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Wed, Aug 08, 2001 - Page 21 News List

Massive changes in the works for the old computer

PROGRESS The technology has lept forward, but the device's appearance remains relatively unchanged. But some say the PC as we know it will soon be history


An undated file photo of an advertisment for the Apple II computer introduced in 1977. Stiff competition over the years reduced Apple's products to a niche market. Today, about 5 percent of the world's PCs are Apple Macs.


In the 20 years since IBM Corp introduced its personal computer, the machines have evolved from a clunky beige box with a bulky monitor to -- a clunky beige box with an even bulkier monitor.

Gains in technology have primarily come in computing power and networking, not in appearance.

Over the next 20 years, that will change.

"The PC as we currently view it is toast," said Rob Enderle, a business analyst with Giga Information Group. "The thing you call your computer will be separated into many components."

The desktop PC will morph into Internet-access devices with shapes and sizes that cater to individual preferences.

They'll be flung about the home or office, carried in a backpack or shirt pocket, worn around the wrist or neck. The machines will keep getting faster, smaller and smarter.

By the 40th anniversary of the PC -- on Aug. 12, 2021 -- computers might be as smart as people.

"Ultimately they'll become so small, you won't need the physical object at all," said Ray Kurzweil, the futurist author and inventor. "It's going to be embedded in our environment."

The PCs upcoming metamorphosis employs equal parts mobility, speed and network synchronization.

Already, office workers are trading desktop PCs for laptops. In turn, laptops are flattening into stylus-operated tablet PCs that can handle different jobs. Fujitsu and Sony already sell tablet PCs, and Microsoft Corp touts forthcoming tablet software.

And, as cell phones and handheld computers grow stronger and smaller, they'll assume many of the tasks associated with the PC.

Soon, office computers might shrink into a brick-sized box that sits on the floor.

Or a computer's guts could sit inside a portable module the size of a pack of cigarettes. The module, with a person's files and software, could slide into any number of docking stations: a handheld personal digital assistant, a laptop, or a computer screen embedded in an airline seat or coffee shop table.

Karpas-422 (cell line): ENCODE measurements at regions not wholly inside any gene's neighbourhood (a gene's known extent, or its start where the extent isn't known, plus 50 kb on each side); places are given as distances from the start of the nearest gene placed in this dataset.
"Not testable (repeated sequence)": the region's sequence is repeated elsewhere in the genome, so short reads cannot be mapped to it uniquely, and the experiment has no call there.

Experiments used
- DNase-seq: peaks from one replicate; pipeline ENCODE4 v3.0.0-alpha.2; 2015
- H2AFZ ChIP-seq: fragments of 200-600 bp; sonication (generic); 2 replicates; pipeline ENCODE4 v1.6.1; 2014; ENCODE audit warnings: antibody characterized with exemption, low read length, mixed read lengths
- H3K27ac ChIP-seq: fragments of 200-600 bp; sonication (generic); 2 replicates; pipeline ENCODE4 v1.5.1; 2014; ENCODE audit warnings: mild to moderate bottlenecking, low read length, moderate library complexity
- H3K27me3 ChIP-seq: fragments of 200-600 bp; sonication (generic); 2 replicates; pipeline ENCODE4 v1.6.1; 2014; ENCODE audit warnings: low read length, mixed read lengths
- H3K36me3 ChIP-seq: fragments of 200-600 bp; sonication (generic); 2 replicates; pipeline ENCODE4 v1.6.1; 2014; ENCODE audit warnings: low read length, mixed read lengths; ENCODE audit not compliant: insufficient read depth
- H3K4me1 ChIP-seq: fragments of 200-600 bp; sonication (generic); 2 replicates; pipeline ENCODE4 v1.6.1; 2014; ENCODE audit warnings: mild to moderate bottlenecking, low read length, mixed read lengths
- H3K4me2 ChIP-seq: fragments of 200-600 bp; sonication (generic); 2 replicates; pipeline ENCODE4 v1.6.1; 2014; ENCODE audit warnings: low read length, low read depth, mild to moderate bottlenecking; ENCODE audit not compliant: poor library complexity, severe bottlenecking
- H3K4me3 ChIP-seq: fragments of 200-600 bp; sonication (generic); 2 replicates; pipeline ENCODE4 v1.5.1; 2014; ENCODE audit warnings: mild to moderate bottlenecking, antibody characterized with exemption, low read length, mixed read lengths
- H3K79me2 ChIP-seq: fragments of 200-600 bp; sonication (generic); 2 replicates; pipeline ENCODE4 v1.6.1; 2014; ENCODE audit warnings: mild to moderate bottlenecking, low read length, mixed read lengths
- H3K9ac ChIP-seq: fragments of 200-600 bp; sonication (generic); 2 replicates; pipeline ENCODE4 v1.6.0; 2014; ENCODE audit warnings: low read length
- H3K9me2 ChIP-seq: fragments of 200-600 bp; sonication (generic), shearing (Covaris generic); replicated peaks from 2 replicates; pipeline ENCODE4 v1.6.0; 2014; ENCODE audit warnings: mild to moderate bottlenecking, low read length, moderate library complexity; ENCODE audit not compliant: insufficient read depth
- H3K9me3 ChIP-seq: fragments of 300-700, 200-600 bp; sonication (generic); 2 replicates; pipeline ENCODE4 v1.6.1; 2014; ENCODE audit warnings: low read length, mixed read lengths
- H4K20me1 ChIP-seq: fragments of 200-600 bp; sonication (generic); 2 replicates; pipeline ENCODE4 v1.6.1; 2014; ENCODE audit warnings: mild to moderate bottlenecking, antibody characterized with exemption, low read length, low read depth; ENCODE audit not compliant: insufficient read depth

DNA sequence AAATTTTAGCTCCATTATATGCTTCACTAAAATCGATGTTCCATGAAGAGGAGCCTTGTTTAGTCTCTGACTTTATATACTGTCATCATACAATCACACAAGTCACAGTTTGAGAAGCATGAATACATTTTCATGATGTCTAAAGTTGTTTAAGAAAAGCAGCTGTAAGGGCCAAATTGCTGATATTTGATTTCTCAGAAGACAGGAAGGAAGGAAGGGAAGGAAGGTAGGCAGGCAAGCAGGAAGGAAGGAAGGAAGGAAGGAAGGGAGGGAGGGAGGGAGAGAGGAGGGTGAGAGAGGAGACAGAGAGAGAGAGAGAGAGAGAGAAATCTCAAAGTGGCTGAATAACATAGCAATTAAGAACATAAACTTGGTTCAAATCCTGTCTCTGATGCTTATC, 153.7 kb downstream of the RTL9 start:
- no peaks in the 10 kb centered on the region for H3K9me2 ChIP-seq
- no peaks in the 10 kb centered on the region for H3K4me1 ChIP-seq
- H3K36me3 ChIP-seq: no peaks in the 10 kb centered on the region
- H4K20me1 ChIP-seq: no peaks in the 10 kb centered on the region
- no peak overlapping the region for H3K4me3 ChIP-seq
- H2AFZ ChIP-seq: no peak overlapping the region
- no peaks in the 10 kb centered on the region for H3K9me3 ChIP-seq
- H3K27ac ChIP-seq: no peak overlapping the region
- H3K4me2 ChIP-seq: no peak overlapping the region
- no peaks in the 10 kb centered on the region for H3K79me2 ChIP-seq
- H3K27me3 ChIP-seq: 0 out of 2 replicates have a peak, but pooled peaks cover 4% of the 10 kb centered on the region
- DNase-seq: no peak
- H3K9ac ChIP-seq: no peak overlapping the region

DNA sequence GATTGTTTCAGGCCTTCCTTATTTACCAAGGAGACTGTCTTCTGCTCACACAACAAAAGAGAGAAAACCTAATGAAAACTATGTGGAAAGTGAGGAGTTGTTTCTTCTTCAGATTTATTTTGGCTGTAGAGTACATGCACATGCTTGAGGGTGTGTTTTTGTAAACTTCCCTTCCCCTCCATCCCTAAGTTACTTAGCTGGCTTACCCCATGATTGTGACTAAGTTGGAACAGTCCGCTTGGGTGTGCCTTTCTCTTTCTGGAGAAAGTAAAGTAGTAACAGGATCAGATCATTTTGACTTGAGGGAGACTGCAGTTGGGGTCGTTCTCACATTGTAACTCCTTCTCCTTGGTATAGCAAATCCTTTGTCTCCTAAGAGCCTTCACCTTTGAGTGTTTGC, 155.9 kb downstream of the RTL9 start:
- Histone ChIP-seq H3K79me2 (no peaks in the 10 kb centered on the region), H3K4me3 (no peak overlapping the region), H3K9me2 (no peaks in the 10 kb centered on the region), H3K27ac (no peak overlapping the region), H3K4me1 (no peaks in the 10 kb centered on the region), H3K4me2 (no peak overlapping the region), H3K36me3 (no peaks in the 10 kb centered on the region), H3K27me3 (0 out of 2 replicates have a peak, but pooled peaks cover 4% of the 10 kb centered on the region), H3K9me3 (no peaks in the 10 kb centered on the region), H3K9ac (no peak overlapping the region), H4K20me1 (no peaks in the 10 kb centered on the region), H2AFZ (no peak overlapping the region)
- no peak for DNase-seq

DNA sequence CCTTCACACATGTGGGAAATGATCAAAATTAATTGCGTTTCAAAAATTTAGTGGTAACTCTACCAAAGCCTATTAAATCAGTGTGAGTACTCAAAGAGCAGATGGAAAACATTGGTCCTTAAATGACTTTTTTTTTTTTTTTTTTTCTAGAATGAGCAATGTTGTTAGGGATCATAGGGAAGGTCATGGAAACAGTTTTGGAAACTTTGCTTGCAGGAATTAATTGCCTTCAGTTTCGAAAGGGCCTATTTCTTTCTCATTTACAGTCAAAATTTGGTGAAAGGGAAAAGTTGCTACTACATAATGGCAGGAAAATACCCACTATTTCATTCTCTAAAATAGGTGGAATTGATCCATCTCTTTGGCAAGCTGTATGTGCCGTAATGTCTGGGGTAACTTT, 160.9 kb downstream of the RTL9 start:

Further down, components will be small enough to fit into jewelry or stitched into clothing. Perhaps the display will be written on our retinas. Already, cell phones in Japan are tiny enough to wear on a necklace.

"We won't continue to carry around a laptop, phone, Walkman, MP3 player or Palm Pilot," said Michel Mayer, IBM's manager of pervasive computing.

Perhaps more importantly, computing networks will enhance capabilities of other machines: cars, gas pumps, dishwashers, doorknobs or maps. Computing will become a utility -- like electricity or running water -- that gets noticed only when it fails.

"These machines will have infiltrated into just about every aspect of our existence," said Craig Mundie, a Microsoft strategist. "We'll be wholly dependent on them, just like we are now with plumbing and electricity."

For instance, a dishwasher might connect with the electric and water utilities to calculate an operating time when rates are cheapest. LG Electronics already sells a refrigerator with a touch-screen PC. Soon, smart refrigerators will alert us to spoiled milk.

A smart door latch might even open the door and let your dog in -- but not the neighbor's. Such a mechanism "might even accept FedEx deliveries for you," said Nicholas Negroponte of the Massachusetts Institute of Technology's Media Lab.

As new modes of input replace the keyboard, computers as we know them may all but disappear.

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